AARP finds nearly 80% of New York’s 2.5 million unpaid family caregivers pay a significant amount of their own money to help care for their loved one. The group is pushing for federal and state tax credits to help ease that growing burden.
AARP surveyed caregivers in the spring of 2021 and found that unpaid family caregivers spend an average of $7,242 of their own money to care for an elderly or disabled relative.
The group’s New York Director of Government Affairs and Advocacy, David McNally, says the money goes to a wide range of needs.
“Over 50% of the money was being spent on housing,” said McNally, who said that includes paying for mortgage rent, or home modifications.
Others reported day-to-day expenses.
“Gas to drive someone to the doctor,” McNally said. “Certain foods that they need for their diet.”
He says those costs disproportionately fall on Black and Latino caregivers.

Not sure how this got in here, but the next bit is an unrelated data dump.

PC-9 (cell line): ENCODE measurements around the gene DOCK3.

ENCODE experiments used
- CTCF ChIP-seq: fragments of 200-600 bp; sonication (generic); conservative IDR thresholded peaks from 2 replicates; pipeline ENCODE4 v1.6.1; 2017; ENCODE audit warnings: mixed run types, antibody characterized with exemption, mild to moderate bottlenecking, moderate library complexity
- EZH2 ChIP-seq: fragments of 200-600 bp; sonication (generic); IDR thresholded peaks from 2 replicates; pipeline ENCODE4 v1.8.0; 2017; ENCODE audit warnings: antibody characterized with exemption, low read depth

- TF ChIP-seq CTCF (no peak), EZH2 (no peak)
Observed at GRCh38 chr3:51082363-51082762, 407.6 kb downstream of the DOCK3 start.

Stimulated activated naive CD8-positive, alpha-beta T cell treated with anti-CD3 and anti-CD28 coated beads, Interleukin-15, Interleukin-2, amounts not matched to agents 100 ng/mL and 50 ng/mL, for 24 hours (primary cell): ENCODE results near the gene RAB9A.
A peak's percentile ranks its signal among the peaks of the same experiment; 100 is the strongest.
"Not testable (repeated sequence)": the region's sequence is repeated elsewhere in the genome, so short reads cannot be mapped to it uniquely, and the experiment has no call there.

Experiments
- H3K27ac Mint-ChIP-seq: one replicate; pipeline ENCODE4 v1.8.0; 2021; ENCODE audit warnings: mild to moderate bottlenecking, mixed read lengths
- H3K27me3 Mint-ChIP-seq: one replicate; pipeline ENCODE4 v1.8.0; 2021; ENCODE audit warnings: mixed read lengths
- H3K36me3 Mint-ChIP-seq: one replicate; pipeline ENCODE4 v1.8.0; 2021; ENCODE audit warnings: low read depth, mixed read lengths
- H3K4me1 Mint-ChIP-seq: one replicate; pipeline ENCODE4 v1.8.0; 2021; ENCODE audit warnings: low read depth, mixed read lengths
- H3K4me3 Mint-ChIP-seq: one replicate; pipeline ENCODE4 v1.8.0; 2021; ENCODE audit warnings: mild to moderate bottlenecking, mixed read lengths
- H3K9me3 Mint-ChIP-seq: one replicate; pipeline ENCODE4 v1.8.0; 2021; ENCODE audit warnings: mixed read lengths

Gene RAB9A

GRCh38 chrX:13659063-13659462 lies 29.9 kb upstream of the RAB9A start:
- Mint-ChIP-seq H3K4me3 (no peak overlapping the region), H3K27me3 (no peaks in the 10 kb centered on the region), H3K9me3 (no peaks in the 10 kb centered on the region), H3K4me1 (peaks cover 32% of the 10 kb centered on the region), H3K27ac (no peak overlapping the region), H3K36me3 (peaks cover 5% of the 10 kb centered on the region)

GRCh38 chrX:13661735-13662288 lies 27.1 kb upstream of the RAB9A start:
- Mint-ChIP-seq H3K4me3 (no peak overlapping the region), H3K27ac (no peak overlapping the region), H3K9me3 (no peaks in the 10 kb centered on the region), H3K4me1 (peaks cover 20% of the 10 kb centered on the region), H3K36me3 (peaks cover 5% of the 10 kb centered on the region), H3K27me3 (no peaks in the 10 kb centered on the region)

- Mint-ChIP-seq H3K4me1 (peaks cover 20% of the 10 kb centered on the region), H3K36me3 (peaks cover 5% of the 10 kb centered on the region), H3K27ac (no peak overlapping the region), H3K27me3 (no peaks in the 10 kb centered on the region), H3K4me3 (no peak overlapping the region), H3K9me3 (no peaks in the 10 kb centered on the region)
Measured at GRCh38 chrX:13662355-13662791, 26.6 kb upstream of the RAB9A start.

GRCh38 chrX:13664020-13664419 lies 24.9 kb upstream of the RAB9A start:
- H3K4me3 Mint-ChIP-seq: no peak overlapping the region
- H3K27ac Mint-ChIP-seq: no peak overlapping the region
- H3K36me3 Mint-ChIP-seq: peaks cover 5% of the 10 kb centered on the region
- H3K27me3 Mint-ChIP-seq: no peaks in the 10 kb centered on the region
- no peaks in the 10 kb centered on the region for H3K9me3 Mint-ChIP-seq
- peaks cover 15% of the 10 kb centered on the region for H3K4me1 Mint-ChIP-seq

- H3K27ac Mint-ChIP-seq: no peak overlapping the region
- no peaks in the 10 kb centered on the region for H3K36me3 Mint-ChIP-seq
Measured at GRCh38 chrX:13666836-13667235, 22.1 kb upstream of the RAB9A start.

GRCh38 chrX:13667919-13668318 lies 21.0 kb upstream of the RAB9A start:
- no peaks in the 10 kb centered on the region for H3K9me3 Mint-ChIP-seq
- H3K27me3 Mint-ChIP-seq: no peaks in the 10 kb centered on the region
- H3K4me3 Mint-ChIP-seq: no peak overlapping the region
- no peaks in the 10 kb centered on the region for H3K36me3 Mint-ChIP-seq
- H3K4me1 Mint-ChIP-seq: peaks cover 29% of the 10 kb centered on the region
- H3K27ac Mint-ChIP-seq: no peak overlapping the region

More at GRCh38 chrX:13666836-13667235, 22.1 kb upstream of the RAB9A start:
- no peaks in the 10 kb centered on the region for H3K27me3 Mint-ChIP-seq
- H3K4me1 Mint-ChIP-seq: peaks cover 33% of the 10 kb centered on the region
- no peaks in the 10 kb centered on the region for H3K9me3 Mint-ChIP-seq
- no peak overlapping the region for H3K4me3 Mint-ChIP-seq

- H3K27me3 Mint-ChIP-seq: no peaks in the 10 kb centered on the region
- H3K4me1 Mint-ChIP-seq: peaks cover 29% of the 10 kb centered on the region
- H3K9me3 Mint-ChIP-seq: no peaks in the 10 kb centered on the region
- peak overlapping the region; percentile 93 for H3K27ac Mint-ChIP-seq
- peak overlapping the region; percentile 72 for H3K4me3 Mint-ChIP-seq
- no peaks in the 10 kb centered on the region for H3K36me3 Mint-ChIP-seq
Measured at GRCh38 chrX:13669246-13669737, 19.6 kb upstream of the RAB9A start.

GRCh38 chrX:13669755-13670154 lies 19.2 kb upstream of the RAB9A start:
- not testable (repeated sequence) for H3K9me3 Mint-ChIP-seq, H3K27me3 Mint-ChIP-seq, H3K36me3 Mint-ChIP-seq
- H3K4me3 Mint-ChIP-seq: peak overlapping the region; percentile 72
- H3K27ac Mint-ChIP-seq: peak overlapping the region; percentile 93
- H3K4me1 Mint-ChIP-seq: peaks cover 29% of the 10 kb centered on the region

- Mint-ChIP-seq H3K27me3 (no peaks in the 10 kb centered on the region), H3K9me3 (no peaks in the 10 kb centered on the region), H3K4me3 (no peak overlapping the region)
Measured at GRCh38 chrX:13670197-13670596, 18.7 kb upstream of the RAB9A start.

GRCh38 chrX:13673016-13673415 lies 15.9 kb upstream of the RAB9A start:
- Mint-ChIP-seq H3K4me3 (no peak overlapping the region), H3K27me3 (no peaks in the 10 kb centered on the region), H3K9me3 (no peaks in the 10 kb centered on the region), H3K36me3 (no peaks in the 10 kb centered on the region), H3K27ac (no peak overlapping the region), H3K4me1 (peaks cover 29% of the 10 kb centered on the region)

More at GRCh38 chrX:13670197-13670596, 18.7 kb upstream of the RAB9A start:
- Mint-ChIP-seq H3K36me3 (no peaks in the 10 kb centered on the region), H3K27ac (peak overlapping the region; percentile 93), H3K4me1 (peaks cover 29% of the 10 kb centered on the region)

By age group, Generation X caregivers spent the most money at more than $8,500 in out of pocket expenses, while Generation Z and Millennials spent a larger share of their total household income on caregiving.
Caregivers also lose pay when they have to take time off from work or use paid family leave, which does not fully reimburse a person’s salary.
The problem is only expected to grow as the population ages.
AARP is asking Congress to approve a tax credit of up to $5,000 to help offset the caregivers’ costs. They still have to pay for the out-of-pocket expenses, but they would not have to pay taxes on those items or services or on the income they use to make the purchases.
“Unpaid family caregivers are the backbone of long-term care in our country,” McNally said. “They need more support. Unpaid family caregiving is exhausting physically, mentally, emotionally and frankly this report shows very clearly, financially too.”
The measure has bipartisan support, and is backed in New York by Democrats Tom Suozzi of Long Island and Brian Higgins in Western New York, and Republican Tom Reed from the Southern Tier.
A similar tax credit proposal in the New York state legislature is sponsored by Aging Committee chairs, Senator Rachel May and Assemblymember Ron Kim.
AARP is launching a media campaign to gain support for the proposals.
McNally says family caregivers can find more information about how to better plan financially on the group’s website.